From its opening line this poem posits (enacts) a poiesis of intellect conjoined to the "everyday", the public & private as a complex exchange ("A little civil thinking"), rather than simply in opposition. In Smith's collapse of the public/private dichotomy, the anarchic replaces an implied socialism of the L=A=N=G=U=A=G=E poets as a political means, less of critique, than of uniting theory to practice. In the counter utopian world of this poem, the "charming president" is equated with the speaker, comically announcing his freedom to "go home/ Turn the sprinkler on// and lay down in the mud." (The "freedom" announced is also comic/ineffectual because of its limits: one is "free" to do what one pleases, so long as what one pleases does not threaten the reproduction of the economic & political order). Here, the ends of inquiry are gently torqued into the numinous. The "you" is found less culpable for an outcome than "not guilty" of "a non accident," because, finally, the inhering structures of power have become irrelevant: what at first appeared "a lyric kingdom" turns out, happily, to be only "a musical event." It is in this actuated state of "musical event" where the "Bad Ashbery" is found to be of some value ("Fun"?), after all. Smith's apparent anarchism sidesteps canonical sanctity & stigmas about "imitation," even as it ignores tidy poetic prescriptions. Rather than rejecting the "opacity" of the L=A=N=G=U=A=G=E moment out of hand, Smith adapts its poetic vehicle to his own needs, achieving a quirky balance between Zukofskyan lower & upper limits. Rod Smith's poetics of "Theories" moderated by "Feelings" freshens the space between reader & poem, making us think (again)- if only for an instant- about the meanings of that complex exchange.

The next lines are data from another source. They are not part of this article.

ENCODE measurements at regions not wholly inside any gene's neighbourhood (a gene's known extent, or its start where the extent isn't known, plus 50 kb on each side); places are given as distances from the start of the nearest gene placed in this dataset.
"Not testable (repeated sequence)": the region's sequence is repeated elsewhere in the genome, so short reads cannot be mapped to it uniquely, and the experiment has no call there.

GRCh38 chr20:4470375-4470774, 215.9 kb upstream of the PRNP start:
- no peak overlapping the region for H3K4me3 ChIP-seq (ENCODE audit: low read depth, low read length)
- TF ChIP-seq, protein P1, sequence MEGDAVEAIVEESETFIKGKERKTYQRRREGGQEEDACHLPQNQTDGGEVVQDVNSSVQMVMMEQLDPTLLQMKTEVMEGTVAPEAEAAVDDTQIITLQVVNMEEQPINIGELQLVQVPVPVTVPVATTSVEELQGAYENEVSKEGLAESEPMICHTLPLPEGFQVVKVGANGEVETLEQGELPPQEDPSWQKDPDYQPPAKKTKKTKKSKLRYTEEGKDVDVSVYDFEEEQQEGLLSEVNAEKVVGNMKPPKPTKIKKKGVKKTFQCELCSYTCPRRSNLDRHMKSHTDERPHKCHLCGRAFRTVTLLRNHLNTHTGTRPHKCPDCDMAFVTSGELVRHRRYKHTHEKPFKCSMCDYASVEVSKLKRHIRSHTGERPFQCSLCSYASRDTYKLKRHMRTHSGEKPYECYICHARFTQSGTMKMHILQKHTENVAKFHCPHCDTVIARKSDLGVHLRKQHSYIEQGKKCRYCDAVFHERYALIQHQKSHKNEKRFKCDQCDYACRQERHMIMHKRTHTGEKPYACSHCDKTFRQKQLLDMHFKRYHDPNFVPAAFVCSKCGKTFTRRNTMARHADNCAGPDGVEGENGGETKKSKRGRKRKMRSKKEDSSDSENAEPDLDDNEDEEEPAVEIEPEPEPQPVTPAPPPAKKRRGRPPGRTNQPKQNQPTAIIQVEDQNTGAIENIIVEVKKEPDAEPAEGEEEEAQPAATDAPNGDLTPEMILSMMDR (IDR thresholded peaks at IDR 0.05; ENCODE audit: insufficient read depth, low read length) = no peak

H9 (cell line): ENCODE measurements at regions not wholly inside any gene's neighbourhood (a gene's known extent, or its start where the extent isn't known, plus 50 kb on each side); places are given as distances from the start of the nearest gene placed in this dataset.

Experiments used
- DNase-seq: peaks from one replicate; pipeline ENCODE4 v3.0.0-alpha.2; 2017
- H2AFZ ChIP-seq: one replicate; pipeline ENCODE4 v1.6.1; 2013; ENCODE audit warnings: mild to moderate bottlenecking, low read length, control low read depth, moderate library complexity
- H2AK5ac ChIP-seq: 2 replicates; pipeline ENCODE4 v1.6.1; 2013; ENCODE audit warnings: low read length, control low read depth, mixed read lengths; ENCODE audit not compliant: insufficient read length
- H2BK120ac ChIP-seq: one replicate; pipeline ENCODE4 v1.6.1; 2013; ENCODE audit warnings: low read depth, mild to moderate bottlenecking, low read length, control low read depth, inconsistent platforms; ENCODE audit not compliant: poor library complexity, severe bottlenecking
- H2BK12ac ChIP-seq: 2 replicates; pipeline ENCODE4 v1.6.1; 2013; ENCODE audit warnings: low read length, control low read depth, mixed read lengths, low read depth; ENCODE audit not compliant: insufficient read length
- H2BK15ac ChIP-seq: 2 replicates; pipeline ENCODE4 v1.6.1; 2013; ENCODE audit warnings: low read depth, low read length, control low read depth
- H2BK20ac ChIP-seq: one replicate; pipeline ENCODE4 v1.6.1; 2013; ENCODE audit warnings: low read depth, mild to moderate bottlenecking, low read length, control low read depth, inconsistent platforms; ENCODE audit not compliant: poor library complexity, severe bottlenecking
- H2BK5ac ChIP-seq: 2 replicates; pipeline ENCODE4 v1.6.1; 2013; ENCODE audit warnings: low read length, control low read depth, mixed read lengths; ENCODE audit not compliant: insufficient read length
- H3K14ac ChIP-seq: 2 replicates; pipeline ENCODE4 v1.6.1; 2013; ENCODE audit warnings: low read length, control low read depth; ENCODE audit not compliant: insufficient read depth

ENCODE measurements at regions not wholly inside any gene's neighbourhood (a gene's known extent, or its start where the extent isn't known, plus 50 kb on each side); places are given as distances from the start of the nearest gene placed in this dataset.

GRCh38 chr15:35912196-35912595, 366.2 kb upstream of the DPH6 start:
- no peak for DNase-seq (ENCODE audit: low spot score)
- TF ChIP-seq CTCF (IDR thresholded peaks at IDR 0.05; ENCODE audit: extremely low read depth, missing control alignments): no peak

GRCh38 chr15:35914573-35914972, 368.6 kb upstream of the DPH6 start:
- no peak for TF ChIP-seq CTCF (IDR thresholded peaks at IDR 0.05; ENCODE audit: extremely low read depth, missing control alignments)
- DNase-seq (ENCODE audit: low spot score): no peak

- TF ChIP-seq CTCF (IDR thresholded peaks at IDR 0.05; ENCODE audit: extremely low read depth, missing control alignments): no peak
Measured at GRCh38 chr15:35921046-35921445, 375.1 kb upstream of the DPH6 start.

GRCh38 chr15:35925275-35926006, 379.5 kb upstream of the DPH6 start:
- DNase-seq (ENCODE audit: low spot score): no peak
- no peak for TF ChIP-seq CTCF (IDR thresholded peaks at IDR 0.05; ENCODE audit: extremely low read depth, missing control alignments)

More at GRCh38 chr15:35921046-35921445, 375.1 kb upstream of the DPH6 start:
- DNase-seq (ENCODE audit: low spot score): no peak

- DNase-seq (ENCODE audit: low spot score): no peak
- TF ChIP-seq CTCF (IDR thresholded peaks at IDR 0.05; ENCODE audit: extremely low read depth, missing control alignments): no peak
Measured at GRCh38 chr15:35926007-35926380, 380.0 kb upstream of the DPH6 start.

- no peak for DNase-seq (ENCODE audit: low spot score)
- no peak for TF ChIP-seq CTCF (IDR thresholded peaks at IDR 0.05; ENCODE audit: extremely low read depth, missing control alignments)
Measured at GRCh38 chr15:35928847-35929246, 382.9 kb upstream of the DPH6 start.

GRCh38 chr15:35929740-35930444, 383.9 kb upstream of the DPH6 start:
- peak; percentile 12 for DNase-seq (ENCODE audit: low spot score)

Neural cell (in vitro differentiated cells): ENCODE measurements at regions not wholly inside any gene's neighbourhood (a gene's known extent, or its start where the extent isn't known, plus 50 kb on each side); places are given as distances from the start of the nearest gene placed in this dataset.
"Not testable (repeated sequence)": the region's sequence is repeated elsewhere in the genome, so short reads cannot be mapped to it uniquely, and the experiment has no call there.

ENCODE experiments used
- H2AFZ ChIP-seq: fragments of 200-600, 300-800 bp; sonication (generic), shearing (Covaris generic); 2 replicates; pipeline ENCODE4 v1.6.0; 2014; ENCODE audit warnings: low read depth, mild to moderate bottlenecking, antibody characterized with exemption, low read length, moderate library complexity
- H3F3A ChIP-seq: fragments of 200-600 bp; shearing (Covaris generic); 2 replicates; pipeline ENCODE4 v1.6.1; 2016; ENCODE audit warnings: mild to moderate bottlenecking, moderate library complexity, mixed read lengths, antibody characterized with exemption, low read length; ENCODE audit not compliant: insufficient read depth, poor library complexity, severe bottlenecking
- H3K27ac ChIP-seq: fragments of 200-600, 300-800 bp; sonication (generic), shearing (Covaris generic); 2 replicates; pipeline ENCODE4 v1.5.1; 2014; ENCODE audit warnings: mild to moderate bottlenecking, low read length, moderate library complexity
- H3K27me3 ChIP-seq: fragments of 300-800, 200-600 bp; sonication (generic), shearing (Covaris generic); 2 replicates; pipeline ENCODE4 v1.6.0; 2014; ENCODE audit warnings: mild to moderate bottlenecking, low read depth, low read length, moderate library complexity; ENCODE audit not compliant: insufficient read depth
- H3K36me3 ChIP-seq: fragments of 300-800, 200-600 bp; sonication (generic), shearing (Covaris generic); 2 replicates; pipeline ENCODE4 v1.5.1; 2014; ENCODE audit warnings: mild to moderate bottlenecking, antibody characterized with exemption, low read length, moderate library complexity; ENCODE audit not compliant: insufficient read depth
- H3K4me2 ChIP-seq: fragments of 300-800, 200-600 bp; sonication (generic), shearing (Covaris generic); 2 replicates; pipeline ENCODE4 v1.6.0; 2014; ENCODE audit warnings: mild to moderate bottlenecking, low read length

(1997; revised 2002)